Review: ‘The Goldfinch’ lacks polish

Sat, 2020-05-23 17:39

LONDON: There’s always an element of risk in
adapting beloved literary works. So director John Crowley at least
deserves credit for being brave enough to take on a big-screen
version of Donna Tartt’s Pulitzer-winning 2014 novel “The
Goldfinch,†which topped the “New York Times†bestseller list
for more than 30 weeks.

With an exciting ensemble cast including Ansel Elgort, Jeffrey
Wright, Nicole Kidman, Luke Wilson and Sarah Paulson, it seemed the
Irish director had all the ingredients needed to breathe cinematic
life into Tartt’s coming-of-age opus.

Sadly, though, this adaptation of “The Goldfinch†is a
muddled, meandering movie that repeatedly loses all sense of
momentum thanks to its ill-timed chronological jumps. The story’s
central character, Theo Decker (played as an adult by Elgort and as
a teenager by Oakes Fegley) survives the terrorist bombing of an
art gallery in which his mother is killed and, with his father
having abandoned him when he was younger, the 13-year-old finds a
home with the family of one of his school friends. The film
chart’s Theo’s life growing up in New York, a spell with his
alcoholic dad in Las Vegas, and his subsequent return to the Big
Apple — all while, as it transpires, he keeps secret the fact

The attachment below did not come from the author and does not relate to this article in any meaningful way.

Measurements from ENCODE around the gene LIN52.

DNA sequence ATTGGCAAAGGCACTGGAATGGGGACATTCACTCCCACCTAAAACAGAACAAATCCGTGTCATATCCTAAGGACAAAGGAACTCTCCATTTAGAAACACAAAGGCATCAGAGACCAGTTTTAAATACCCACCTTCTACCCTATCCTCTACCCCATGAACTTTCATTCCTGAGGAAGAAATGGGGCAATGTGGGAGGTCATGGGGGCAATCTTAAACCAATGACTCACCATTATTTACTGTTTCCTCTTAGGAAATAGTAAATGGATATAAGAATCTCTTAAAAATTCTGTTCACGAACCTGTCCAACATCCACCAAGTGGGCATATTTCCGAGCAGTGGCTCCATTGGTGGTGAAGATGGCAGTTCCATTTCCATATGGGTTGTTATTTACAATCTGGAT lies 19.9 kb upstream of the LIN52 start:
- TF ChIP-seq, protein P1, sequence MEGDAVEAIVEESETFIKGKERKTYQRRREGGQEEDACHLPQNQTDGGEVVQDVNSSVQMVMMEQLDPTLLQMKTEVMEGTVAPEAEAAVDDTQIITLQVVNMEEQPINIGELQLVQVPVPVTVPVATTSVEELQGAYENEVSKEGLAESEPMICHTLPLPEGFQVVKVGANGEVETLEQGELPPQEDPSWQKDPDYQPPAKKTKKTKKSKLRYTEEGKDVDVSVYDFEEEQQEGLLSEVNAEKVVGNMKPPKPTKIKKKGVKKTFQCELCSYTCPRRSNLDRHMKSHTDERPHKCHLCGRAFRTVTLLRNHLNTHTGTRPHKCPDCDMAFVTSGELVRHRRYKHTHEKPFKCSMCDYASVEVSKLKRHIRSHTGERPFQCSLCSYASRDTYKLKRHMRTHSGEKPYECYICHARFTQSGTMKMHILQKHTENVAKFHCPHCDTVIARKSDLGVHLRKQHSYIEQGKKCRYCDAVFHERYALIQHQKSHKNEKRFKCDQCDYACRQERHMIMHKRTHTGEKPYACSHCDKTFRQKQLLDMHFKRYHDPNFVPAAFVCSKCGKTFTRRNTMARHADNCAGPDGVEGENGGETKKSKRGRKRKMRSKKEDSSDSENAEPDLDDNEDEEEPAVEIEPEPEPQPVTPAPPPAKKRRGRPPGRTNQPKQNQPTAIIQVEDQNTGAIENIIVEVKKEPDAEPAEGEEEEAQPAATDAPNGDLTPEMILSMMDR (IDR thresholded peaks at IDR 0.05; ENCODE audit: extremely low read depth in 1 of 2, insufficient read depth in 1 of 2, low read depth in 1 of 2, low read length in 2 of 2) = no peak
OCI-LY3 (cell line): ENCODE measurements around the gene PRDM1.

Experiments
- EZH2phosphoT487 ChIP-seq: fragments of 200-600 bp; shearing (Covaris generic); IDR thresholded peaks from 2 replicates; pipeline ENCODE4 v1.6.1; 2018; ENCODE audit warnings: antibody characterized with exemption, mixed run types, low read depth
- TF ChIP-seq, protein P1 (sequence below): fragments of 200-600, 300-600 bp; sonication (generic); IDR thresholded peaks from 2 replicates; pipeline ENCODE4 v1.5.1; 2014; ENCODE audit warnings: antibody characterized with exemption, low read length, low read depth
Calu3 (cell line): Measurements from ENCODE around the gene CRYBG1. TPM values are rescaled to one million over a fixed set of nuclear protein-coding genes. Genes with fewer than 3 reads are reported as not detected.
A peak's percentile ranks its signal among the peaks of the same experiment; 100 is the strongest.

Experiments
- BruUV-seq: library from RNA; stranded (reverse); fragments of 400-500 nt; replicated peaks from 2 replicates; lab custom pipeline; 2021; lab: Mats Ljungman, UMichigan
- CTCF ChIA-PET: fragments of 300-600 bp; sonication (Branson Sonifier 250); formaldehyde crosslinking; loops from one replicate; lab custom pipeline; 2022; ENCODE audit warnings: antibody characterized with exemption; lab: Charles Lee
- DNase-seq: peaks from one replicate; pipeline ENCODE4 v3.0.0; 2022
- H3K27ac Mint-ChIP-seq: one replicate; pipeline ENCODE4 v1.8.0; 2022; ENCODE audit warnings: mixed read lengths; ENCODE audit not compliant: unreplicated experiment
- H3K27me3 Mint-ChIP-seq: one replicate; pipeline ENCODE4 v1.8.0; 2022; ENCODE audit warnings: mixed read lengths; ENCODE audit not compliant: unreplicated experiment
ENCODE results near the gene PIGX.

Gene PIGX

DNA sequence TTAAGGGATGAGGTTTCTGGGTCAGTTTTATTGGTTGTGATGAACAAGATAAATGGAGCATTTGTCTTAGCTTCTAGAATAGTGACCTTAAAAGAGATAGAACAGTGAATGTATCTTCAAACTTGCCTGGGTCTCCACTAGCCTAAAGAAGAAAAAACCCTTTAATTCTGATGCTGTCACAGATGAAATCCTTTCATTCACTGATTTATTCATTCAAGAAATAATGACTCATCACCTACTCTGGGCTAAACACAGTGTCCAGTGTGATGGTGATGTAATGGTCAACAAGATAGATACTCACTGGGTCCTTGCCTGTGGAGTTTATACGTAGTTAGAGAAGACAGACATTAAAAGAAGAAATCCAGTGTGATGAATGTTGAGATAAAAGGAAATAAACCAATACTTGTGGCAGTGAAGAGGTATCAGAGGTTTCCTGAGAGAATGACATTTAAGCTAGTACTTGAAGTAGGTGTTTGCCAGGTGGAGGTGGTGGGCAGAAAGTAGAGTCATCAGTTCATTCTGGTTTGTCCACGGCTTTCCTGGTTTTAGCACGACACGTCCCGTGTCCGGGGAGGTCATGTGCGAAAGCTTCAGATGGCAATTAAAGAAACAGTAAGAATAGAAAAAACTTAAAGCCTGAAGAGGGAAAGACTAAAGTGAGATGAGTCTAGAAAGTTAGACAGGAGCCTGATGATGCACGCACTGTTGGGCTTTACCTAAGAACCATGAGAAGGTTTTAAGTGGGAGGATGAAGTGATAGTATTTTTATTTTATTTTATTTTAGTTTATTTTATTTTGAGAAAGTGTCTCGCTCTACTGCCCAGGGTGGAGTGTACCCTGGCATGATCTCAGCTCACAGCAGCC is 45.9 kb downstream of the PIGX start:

that he swiped the titular painting during the aftermath of the

Leapfrogging between Theo’s adult and teenage years means his
past (including his motivation for pocketing the work of art) is
doled out in bite-size amounts and, in theory, reinforces his
status as an unreliable narrator. It also makes the film more
discombobulating, as developed plot threads and slowly established
characterizations are sundered by sudden jumps backwards and
forwards. The cast does its best — Wright as Theo’s mentor and
business partner brings a quiet vulnerability to his role, Kidman
is sufficiently doting as Theo’s almost-foster mother and Elgort
revels in Theo’s damaged adulthood — but “The Goldfinchâ€
dawdles too long in some places and roars ahead unwisely in

On the plus side, the film looks stunning, with shots expertly
framed with precision worthy of the antique scene that’s
portrayed. But with such a disconcerting tendency to unnecessarily
confound, it makes for a movie that’s tough to settle into.

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Source: FS – All – Interesting – News
Review: ‘The Goldfinch’ lacks polish